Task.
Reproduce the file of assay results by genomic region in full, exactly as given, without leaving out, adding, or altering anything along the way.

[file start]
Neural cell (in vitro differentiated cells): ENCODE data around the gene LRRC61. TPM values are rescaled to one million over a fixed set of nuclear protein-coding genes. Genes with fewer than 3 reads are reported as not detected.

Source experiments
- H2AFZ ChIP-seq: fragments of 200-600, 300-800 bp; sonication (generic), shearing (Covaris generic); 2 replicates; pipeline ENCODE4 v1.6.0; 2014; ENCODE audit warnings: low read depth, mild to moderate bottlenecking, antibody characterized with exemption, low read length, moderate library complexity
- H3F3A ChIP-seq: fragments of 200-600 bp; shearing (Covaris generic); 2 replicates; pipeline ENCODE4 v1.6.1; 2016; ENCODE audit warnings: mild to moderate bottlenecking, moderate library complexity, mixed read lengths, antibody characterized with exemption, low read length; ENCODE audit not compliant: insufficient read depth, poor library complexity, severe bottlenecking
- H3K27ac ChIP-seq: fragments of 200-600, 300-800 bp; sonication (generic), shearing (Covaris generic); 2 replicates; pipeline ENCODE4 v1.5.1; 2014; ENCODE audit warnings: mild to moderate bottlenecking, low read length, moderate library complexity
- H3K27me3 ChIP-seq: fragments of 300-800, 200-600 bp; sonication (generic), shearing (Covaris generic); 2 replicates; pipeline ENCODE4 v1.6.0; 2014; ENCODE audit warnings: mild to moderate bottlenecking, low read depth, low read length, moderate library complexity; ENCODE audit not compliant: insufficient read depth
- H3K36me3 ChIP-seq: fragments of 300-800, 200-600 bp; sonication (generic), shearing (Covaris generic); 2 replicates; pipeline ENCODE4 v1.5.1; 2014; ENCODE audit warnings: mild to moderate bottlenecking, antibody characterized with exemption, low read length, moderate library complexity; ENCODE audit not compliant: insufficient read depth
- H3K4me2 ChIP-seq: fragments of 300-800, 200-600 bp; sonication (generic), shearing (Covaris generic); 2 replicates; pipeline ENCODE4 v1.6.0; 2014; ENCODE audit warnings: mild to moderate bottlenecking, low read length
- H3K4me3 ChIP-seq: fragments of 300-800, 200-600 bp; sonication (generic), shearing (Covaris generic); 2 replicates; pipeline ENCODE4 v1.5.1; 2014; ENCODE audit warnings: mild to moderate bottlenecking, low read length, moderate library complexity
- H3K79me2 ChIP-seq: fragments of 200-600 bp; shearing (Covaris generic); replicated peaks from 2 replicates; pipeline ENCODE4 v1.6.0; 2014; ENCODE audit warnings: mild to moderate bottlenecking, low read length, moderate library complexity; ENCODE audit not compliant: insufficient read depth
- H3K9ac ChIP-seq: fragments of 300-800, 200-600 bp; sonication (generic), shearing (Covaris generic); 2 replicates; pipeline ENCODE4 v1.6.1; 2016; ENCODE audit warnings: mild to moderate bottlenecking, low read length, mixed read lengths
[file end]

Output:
Neural cell (in vitro differentiated cells): ENCODE data around the gene LRRC61. TPM values are rescaled to one million over a fixed set of nuclear protein-coding genes. Genes with fewer than 3 reads are reported as not detected.

Source experiments
- H2AFZ ChIP-seq: fragments of 200-600, 300-800 bp; sonication (generic), shearing (Covaris generic); 2 replicates; pipeline ENCODE4 v1.6.0; 2014; ENCODE audit warnings: low read depth, mild to moderate bottlenecking, antibody characterized with exemption, low read length, moderate library complexity
- H3F3A ChIP-seq: fragments of 200-600 bp; shearing (Covaris generic); 2 replicates; pipeline ENCODE4 v1.6.1; 2016; ENCODE audit warnings: mild to moderate bottlenecking, moderate library complexity, mixed read lengths, antibody characterized with exemption, low read length; ENCODE audit not compliant: insufficient read depth, poor library complexity, severe bottlenecking
- H3K27ac ChIP-seq: fragments of 200-600, 300-800 bp; sonication (generic), shearing (Covaris generic); 2 replicates; pipeline ENCODE4 v1.5.1; 2014; ENCODE audit warnings: mild to moderate bottlenecking, low read length, moderate library complexity
- H3K27me3 ChIP-seq: fragments of 300-800, 200-600 bp; sonication (generic), shearing (Covaris generic); 2 replicates; pipeline ENCODE4 v1.6.0; 2014; ENCODE audit warnings: mild to moderate bottlenecking, low read depth, low read length, moderate library complexity; ENCODE audit not compliant: insufficient read depth
- H3K36me3 ChIP-seq: fragments of 300-800, 200-600 bp; sonication (generic), shearing (Covaris generic); 2 replicates; pipeline ENCODE4 v1.5.1; 2014; ENCODE audit warnings: mild to moderate bottlenecking, antibody characterized with exemption, low read length, moderate library complexity; ENCODE audit not compliant: insufficient read depth
- H3K4me2 ChIP-seq: fragments of 300-800, 200-600 bp; sonication (generic), shearing (Covaris generic); 2 replicates; pipeline ENCODE4 v1.6.0; 2014; ENCODE audit warnings: mild to moderate bottlenecking, low read length
- H3K4me3 ChIP-seq: fragments of 300-800, 200-600 bp; sonication (generic), shearing (Covaris generic); 2 replicates; pipeline ENCODE4 v1.5.1; 2014; ENCODE audit warnings: mild to moderate bottlenecking, low read length, moderate library complexity
- H3K79me2 ChIP-seq: fragments of 200-600 bp; shearing (Covaris generic); replicated peaks from 2 replicates; pipeline ENCODE4 v1.6.0; 2014; ENCODE audit warnings: mild to moderate bottlenecking, low read length, moderate library complexity; ENCODE audit not compliant: insufficient read depth
- H3K9ac ChIP-seq: fragments of 300-800, 200-600 bp; sonication (generic), shearing (Covaris generic); 2 replicates; pipeline ENCODE4 v1.6.1; 2016; ENCODE audit warnings: mild to moderate bottlenecking, low read length, mixed read lengths